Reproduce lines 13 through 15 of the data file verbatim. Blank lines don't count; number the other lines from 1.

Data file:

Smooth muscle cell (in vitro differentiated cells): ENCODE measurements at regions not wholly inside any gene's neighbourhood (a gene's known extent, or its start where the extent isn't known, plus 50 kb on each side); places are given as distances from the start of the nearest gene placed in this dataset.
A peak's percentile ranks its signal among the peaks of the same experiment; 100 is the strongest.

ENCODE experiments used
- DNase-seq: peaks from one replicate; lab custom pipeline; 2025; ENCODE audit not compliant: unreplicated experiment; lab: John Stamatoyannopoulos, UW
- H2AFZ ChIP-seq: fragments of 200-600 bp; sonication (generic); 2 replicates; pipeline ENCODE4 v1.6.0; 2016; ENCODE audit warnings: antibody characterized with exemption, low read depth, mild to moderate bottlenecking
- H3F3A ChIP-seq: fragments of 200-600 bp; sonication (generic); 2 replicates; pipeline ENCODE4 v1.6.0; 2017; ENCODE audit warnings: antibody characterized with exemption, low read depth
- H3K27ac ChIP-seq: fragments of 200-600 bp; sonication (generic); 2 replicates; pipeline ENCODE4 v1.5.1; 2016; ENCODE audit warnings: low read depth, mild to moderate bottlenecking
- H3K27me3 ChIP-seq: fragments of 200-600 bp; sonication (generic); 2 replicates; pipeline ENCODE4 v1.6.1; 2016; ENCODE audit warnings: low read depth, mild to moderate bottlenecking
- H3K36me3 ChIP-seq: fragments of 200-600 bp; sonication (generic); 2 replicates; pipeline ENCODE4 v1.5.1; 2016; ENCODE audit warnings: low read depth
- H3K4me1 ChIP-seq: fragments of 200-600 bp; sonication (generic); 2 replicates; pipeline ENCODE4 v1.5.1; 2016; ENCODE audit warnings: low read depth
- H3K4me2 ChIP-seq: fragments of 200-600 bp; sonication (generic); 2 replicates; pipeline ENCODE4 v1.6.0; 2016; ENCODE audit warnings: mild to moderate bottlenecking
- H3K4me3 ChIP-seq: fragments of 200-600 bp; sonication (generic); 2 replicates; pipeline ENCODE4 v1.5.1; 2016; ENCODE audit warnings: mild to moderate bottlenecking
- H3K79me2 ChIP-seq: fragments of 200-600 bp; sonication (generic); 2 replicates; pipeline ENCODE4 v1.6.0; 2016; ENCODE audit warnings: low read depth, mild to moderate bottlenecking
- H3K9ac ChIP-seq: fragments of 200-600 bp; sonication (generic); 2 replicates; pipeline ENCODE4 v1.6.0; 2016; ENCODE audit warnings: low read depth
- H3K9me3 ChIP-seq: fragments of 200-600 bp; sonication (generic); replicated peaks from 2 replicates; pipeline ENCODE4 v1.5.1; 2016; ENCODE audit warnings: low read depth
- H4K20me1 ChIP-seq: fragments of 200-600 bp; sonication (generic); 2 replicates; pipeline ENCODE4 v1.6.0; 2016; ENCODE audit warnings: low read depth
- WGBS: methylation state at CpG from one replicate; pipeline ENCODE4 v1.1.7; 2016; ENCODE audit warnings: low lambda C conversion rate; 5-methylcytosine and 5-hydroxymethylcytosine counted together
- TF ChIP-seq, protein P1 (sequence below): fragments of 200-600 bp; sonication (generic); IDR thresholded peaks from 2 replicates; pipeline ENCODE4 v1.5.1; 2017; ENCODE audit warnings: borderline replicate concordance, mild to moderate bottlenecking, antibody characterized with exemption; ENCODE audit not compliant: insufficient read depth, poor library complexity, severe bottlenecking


- H3K79me2 ChIP-seq: fragments of 200-600 bp; sonication (generic); 2 replicates; pipeline ENCODE4 v1.6.0; 2016; ENCODE audit warnings: low read depth, mild to moderate bottlenecking
- H3K9ac ChIP-seq: fragments of 200-600 bp; sonication (generic); 2 replicates; pipeline ENCODE4 v1.6.0; 2016; ENCODE audit warnings: low read depth
- H3K9me3 ChIP-seq: fragments of 200-600 bp; sonication (generic); replicated peaks from 2 replicates; pipeline ENCODE4 v1.5.1; 2016; ENCODE audit warnings: low read depth